Of course, the way I like to do things is to have exactly to the gram how much of what to add, so I have to figure all that out.  I was wondering what just what you suggested, if, that is, one can add just enough water to the starter to bring get it close to the consistency of how your dough is going to be.  If that works, that seems ideal.  But, do I need to add the water a day before I'm going to use it to let it get to work?  Or can I do it right when I'm going to use it?

With dry yeast, I let my dough rise for an hour before I refrigerate it for 36 hours or so. Should I do that with the preferment too?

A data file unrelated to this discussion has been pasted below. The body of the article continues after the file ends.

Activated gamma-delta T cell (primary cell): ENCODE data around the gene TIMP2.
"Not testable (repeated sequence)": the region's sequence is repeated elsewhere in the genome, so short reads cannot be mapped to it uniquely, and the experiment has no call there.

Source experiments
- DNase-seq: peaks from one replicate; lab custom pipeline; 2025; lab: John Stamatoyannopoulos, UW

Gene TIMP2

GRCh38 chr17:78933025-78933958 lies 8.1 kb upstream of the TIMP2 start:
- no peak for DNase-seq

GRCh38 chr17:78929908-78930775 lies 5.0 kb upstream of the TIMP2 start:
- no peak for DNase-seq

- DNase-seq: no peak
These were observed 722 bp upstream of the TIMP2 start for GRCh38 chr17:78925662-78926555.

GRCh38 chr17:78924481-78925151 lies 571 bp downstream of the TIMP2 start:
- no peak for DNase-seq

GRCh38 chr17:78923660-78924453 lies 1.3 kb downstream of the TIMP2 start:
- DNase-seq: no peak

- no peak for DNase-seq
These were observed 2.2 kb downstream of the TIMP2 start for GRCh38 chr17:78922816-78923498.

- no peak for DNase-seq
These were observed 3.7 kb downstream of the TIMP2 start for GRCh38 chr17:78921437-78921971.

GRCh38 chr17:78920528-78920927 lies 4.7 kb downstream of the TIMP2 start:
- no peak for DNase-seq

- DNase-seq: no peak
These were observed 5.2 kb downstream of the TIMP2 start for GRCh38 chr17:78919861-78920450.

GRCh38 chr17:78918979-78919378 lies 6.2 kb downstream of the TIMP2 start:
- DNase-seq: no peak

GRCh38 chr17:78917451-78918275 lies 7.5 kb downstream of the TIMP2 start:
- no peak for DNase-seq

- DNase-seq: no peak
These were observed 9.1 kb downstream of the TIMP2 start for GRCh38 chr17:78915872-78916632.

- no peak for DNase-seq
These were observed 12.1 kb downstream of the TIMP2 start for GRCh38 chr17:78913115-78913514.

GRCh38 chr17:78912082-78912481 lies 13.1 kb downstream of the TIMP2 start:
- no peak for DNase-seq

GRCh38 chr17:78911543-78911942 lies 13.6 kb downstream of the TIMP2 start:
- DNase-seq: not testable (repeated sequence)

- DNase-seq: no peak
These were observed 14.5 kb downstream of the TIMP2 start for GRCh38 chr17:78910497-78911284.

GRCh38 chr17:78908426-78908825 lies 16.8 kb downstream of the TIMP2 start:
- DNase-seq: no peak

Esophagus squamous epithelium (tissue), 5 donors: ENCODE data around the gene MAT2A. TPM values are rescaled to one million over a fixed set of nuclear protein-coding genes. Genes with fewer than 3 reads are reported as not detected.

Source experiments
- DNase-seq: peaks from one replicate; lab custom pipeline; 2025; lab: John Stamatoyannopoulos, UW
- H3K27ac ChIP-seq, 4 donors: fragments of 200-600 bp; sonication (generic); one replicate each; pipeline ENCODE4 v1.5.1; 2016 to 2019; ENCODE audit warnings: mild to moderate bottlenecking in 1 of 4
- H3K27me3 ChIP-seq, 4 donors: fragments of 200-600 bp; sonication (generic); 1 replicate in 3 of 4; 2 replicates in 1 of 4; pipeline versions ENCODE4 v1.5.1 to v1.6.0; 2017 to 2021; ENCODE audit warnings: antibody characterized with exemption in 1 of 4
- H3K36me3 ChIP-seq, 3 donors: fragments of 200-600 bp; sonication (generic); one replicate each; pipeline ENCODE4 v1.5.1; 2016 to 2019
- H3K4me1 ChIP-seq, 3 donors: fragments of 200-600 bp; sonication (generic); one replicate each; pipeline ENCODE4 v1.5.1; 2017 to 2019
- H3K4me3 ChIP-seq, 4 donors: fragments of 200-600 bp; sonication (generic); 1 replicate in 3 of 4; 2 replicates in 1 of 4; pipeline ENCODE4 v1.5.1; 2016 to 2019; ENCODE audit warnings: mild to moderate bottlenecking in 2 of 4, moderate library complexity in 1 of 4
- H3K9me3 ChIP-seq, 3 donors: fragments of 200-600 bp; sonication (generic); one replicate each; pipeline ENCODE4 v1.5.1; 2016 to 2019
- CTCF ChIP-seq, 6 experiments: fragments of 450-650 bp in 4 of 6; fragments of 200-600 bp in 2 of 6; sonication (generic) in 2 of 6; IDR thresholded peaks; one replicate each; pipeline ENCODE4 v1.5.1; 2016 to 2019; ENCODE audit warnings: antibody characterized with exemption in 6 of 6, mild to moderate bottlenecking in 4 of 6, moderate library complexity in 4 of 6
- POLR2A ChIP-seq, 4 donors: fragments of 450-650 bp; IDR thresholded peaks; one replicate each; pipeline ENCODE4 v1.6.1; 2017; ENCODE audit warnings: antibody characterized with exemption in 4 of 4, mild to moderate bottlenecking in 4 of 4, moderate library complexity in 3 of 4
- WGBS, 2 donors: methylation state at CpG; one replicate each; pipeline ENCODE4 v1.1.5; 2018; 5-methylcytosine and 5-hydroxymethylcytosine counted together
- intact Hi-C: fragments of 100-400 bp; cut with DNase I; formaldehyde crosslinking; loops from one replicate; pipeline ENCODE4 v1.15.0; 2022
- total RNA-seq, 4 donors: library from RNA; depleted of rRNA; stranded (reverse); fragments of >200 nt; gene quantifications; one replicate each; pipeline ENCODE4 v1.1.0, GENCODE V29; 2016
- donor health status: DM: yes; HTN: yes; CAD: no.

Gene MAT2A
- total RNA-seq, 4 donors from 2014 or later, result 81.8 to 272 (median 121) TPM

Offline Pete-zza

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Re: Santos Mixer
« Reply #21 on: June 14, 2005, 01:02:18 PM »
Les,

I don't think you need another food processor at the moment, but I thought I would mention that the newer Cuisinart food processors (11-cup and 14-cup versions) now come with a dough cycle and a special metal dough blade for kneading doughs intended to be used to make pizzas and other bread products. The speed of the unit is reduced during the dough cycle to prevent overheating of the dough.